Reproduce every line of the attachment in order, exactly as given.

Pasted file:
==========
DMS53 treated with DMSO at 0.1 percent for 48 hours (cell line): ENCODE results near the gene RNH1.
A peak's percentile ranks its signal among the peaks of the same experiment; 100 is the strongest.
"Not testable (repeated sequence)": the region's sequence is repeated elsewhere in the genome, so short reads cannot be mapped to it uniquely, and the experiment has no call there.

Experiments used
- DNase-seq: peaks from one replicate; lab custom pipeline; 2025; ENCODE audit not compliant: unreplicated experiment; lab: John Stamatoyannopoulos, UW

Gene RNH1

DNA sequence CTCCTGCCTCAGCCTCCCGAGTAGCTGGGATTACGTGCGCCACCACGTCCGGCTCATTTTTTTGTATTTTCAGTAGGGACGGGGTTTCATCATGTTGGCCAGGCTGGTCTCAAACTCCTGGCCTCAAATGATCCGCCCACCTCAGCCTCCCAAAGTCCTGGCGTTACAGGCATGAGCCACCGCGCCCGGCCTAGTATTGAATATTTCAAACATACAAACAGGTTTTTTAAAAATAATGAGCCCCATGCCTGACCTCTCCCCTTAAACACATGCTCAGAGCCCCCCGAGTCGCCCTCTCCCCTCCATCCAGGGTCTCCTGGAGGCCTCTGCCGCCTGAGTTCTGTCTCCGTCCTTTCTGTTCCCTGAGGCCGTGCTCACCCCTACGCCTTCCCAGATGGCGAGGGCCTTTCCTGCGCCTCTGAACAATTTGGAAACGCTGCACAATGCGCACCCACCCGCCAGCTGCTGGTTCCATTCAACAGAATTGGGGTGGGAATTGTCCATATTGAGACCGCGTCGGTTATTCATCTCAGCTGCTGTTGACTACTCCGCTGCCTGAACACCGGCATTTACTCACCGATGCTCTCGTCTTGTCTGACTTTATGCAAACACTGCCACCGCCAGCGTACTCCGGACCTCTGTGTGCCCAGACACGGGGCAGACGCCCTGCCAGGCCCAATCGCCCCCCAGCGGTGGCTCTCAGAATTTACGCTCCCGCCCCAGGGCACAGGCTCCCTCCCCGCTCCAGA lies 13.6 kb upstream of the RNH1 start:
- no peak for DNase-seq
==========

DMS53 treated with DMSO at 0.1 percent for 48 hours (cell line): ENCODE results near the gene RNH1.
A peak's percentile ranks its signal among the peaks of the same experiment; 100 is the strongest.
"Not testable (repeated sequence)": the region's sequence is repeated elsewhere in the genome, so short reads cannot be mapped to it uniquely, and the experiment has no call there.

Experiments used
- DNase-seq: peaks from one replicate; lab custom pipeline; 2025; ENCODE audit not compliant: unreplicated experiment; lab: John Stamatoyannopoulos, UW

Gene RNH1

DNA sequence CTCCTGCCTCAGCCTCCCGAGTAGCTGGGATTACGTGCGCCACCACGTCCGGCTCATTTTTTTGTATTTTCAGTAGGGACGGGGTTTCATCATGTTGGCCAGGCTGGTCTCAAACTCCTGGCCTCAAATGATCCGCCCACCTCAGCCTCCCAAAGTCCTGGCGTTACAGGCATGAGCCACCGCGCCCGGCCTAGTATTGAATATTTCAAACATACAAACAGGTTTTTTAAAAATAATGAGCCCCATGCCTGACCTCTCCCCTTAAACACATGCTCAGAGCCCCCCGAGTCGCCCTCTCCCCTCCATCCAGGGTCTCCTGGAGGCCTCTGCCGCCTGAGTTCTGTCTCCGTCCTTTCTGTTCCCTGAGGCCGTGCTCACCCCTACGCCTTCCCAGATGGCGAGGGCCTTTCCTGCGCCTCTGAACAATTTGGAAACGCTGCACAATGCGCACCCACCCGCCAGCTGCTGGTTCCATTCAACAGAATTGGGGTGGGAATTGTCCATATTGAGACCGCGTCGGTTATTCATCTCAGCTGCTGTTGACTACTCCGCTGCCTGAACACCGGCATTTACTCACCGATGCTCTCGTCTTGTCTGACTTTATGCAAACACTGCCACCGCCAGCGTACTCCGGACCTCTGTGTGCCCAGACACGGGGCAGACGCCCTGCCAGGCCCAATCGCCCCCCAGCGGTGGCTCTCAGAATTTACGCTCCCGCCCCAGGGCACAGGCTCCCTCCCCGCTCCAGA lies 13.6 kb upstream of the RNH1 start:
- no peak for DNase-seq